Saturday, February 6, 2016

Who Are These Guys?

As the Epiphany Season comes to a close, a season that highlights the many ways in people began to recognize who Jesus is, we always conclude with the scene of his Transfiguration. It’s like that scene in Butch Cassidy and The Sundance Kid when Butch and the Kid are being chased by Pinkerton Agents are hiding behind a rock looking back at the cloud of dust relentlessly approaching them and they say, “Who are those guys anyway?” The Transfiguration is meant to be at least one answer to that question about Jesus: who is this guy anyway?  

The thirteenth century saint, Richard of Chichester, offers the following prayer:
Thanks be to Thee, my Lord Jesus Christ
For all the benefits Thou hast given me,
For all the pains and insults Thou hast borne for me.
O most merciful Redeemer, friend and brother,
May I know Thee more clearly,
Love Thee more dearly,
Follow Thee more nearly.

The final three lines are a hymn. As a mentor of mine, The Reverend William Caradine, once observed, Richard offers a very western way of looking at the life of faith:  first we must know Jesus clearly, then love him dearly so that we may follow him more nearly.

As Bill would point out, however, that’s just not the way it is in the Gospel accounts. That is, at the outset of his ministry, he does not go down to the shore of the Sea of Galilee, hold up the Hebrew Scriptures and say, “OK, boys, read, mark and inwardly digest these stories of our people. Then tomorrow morning I will come back and give you a quiz on all of this. If you do well enough on the quiz I will let you follow me.” No. Instead he simply says, “Follow me,” and they put down their nets, leave their boats and families and follow him!

He never even asks them if they love him until after the resurrection when he asks Peter, “Do you love me?” This he asks three times.  Yes, Lord, says Peter. “Then feed my sheep…tend my flock…lead my sheep…” replies Jesus.

And arguably, given the number of books, articles, movies and what-not that fly around especially around Christmas and Easter, we are still trying to know Jesus “more clearly.” If knowing Jesus were the first required step, we would never get around to following Jesus.

A similar sentiment has been making the rounds on Facebook recently from Richard Rohr:
We worshipped Jesus instead of following him on the same path.
We made Jesus into a mere religion instead of a journey toward union with Him and everything else.
This shift made us into a religion of “belonging and believing” instead of a religion of transformation.

And after all, transformation is one way of saying what Transfiguration is all about. Peter, James and John accompany Jesus up a mountain to pray. Suddenly Jesus is radiantly glowing bright white like no white ever seen before. And that’s not all. He is suddenly accompanied by Moses and Elijah, two of the great prophets of Israelite religion. He is one of them. They are talking about “his departure” – his “exodos” as the text has it. Like the Hebrew people passing through the sea from bondage to freedom, Jesus will pass through crucifixion and death into New Life. Peter wants to preserve the moment, build some dwellings so they can all camp out for a while, but before he can do anything a cloud covers the mountain and a voice declares, “This is my beloved Son; listen to him.”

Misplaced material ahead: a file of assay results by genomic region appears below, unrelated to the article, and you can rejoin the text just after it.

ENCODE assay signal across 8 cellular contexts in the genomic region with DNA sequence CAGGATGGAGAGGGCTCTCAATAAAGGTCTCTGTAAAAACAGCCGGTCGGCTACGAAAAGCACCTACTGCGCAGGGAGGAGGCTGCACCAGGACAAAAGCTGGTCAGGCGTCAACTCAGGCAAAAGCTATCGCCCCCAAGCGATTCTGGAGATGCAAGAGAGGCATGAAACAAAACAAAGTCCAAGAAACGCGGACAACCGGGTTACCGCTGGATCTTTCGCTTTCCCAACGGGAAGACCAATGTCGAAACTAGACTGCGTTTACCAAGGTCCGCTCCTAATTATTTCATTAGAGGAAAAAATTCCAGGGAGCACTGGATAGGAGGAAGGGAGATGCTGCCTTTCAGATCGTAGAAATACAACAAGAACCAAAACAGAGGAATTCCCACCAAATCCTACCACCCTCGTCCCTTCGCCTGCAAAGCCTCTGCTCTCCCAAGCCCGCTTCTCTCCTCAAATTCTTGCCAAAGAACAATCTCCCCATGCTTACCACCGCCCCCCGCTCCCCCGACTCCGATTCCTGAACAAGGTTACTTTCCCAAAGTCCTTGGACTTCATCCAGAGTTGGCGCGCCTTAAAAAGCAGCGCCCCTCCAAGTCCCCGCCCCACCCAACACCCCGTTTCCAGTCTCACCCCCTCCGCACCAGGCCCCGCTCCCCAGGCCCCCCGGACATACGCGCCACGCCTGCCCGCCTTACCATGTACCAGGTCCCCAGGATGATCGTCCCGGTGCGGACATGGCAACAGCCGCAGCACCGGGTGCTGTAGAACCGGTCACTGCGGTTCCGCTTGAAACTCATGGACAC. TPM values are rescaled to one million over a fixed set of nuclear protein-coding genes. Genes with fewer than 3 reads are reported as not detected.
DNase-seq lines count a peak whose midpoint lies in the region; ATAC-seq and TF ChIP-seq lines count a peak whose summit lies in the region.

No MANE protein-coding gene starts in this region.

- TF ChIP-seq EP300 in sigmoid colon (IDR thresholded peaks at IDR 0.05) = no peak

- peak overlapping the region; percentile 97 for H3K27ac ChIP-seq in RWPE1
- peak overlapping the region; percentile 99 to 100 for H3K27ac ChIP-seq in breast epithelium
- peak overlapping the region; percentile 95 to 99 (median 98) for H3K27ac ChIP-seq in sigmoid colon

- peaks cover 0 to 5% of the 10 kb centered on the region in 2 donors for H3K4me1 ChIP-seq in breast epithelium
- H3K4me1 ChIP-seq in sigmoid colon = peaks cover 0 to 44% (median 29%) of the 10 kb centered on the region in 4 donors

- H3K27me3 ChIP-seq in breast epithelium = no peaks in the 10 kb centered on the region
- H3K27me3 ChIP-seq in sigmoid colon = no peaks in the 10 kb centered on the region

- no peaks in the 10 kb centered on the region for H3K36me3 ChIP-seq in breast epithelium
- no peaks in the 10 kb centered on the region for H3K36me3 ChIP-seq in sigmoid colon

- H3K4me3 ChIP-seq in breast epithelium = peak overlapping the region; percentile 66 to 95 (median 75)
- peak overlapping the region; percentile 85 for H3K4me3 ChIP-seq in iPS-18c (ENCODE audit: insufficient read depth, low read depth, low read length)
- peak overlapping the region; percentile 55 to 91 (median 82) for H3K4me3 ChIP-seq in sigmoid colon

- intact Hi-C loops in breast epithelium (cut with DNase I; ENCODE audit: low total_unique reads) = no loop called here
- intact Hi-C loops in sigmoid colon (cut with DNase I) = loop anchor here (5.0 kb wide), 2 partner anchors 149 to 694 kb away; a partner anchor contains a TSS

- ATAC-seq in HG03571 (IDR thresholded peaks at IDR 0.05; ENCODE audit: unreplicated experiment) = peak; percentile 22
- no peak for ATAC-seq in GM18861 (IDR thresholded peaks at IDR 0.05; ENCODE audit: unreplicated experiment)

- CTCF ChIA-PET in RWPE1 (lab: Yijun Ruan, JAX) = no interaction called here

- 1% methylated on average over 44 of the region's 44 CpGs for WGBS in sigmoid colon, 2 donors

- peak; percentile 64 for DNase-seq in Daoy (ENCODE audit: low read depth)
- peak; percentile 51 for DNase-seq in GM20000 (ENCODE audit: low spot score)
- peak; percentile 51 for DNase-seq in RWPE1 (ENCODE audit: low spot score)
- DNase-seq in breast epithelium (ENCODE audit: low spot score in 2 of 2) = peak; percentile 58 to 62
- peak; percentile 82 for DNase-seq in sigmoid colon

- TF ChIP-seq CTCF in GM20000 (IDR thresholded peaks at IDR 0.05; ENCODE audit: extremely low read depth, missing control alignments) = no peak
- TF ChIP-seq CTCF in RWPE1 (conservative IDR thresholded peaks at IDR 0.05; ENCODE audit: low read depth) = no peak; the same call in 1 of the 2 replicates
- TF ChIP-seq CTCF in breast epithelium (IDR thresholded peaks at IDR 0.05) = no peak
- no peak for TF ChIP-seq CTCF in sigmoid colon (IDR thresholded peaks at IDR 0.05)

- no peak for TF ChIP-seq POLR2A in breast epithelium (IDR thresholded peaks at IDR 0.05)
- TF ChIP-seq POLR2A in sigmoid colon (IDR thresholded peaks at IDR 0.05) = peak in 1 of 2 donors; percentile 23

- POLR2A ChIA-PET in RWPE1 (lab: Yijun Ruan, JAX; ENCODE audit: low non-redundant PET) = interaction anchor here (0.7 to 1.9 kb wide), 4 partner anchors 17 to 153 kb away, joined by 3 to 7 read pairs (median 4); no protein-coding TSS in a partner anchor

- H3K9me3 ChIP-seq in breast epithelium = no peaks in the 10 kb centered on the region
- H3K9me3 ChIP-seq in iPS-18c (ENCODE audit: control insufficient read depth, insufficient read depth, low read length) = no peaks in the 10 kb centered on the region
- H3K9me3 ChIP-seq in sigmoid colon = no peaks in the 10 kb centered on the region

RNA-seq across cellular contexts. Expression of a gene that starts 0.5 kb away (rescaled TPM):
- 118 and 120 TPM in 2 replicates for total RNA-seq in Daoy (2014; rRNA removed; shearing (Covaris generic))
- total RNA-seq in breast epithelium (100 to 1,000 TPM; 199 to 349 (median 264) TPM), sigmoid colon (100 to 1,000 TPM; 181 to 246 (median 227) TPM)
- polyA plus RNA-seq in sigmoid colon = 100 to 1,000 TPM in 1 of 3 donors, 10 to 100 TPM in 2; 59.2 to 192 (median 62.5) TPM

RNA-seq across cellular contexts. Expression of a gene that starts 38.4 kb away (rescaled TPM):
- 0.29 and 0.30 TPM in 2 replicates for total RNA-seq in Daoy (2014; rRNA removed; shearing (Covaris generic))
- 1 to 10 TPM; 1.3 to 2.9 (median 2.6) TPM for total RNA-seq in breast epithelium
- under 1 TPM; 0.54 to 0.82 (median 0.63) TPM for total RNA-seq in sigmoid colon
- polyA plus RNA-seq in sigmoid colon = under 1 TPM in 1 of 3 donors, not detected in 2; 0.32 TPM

We may recall that we have heard this voice once before at his Baptism by John: “You are my Son, my Beloved; I am well pleased with you.” These are the bookends of Epiphany.  It is important that we listen to this voice because by water and the Holy Spirit those who are baptized are “fully incorporated into the Body of Christ.” That is, this voice says to each and every one of us, “You are my beloved; I am well pleased with you.”

This is the Good News we hear so much about. This is what God wants all of us to hear and to accept. This is what we are meant to believe. This is who we are. This is who we are called to be – God’s Beloved.

It could have been otherwise. The voice could have said, “If you are very very good I will be pleased with you.” Or, “If you are very very sorry you’re not very very good, I will be pleased with you.” Or, “I am pleased with you. Now get back in line before I change my mind!”

The source of our personal Transfiguration, the basis of our journey toward union with God and everything, the foundation of our personal transformation and the transformation of the world is accepting this Good News. Nothing is as important as hearing this and accepting it. All kinds of messages tell us not to accept this – messages from others, messages we tell ourselves – messages that say God cannot possibly be pleased with us.  Hearing this voice is what set Jesus on his journey and mission. Hearing this voice is what inspired him to call us to follow him. Hearing this voice makes us who we are created to be: God’s Beloved community of Faith, Hope and Charity.

In following we will come to love him and know him. And as the gospels portray, there are so many different ways of knowing Jesus. But it all begins with knowing ourselves – our true selves. And our true self is grounded in being God’s Beloved and knowing that no matter what, God is well pleased with us.
As we live out of our belovedness and follow Jesus people will say, “Who are those guys anyway?” and want to join the beloved community of God’s people. Amen.
You are my beloved/I am well pleased with you
I am God’s beloved/God is well pleased with me

I’m gonna tell you how it’s gonna be
God’s gonna give God’s love to me
I’m gonna love God night and day
You know our love not fade away

Our loves bigger than a Cadillac
God ain’t never gonna take it back
Our love’s bigger than an SUV
No one can take it away from me

If you don’t believe I’ve been redeemed
Then come on down to Jordan’s stream
Up in the sky what do I see

The Holy Spirit coming down on me

No comments:

Post a Comment